We might think that a poem this narrowly focused would be dull, but the psalm avoids dullness by two forms of motion. One is the passing of the storm which is described as sweeping over the entire country from north to south (vv. 3-9). The other is the movement from heaven where the psalm begins (vv. 1, 2) to earth where it ends (vv. 10, 11). The more I study it, the less surprised I am that Harry Ironside called Psalm 29 probably the finest poem in the Bible and "one of the loveliest poems I have ever seen.2

I do not know of any book of the Bible that requires more knowledge, more experience of life and more skill of interpretation to understand it well than the book of Psalms. It is because the psalms are so diverse. They cover the vast range of biblical theology and the full scope of human experience from doubt to faith, suffering to jubilation, defeat to victory—and they do so in an amazing variety of poetic forms. The psalms are so deep, so diverse, so challenging that I do not believe anyone can ever really master them. Moreover, as soon as the student begins to get hold of one type of psalm and thinks he understands it, he is suddenly confronted with another that is entirely different.

Up to this point the twenty-eighth psalm has been intensely personal, a true psalm of David the individual. But now it suddenly broadens to include all the Lord's people (vv. 8, 9). A verse earlier David called the Lord his strength and shield (v. 7). Now he claims the same thing for others: “The LORD is the strength of his people, a fortress of salvation for his anointed one.” He closes by praying, "Save your people and bless your inheritance; be their shepherd and carry them forever.”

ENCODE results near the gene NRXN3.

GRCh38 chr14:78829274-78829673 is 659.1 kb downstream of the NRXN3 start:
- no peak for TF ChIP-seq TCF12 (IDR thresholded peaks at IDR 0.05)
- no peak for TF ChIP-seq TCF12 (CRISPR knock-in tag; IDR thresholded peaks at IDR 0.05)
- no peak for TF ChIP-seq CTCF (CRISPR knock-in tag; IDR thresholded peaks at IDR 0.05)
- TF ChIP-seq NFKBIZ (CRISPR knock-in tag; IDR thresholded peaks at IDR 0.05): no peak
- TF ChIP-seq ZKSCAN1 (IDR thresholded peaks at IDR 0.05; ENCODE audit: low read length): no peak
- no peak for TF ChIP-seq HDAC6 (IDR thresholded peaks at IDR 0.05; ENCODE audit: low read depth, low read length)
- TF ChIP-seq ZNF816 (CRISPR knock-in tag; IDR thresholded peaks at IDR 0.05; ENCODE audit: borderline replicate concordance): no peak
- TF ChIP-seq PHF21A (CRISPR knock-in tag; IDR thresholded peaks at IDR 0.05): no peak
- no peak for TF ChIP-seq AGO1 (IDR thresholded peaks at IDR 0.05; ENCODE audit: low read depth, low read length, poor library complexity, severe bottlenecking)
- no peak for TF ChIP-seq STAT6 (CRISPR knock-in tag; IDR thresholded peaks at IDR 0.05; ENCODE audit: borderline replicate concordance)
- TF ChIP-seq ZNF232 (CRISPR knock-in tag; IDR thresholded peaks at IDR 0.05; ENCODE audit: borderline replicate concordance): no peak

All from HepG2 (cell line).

It is important for the sake of all who are looking on that right be vindicated. This is the other side of what we were looking at in Psalm 25, where David prayed that he might not be put to shame (vv. 2, 3, 20). He said there that he was trying to live an upright and moral life while those about him were doing the opposite, and his appeal was for God to vindicate the right way. If David should be overcome and perish in spite of having lived for God, people would say that righteousness does not pay, and that the only way to survive in a wicked world like ours is to do evil. David wanted those who observed him to say, "No, the way of the righteous is the right way. The way may be hard, but in the end it is better to have obeyed and served God."

The central stanza of this psalm, the one that contains three verses rather than two, is the second. It expresses David's actual petition (vv. 3-5): “Do not drag me away with the wicked, with those who do evil, who speak cordially with their neighbors but harbor malice in their hearts. Repay them for their deeds and for their evil work; repay them for what their hands have done and bring back upon them what they deserve.”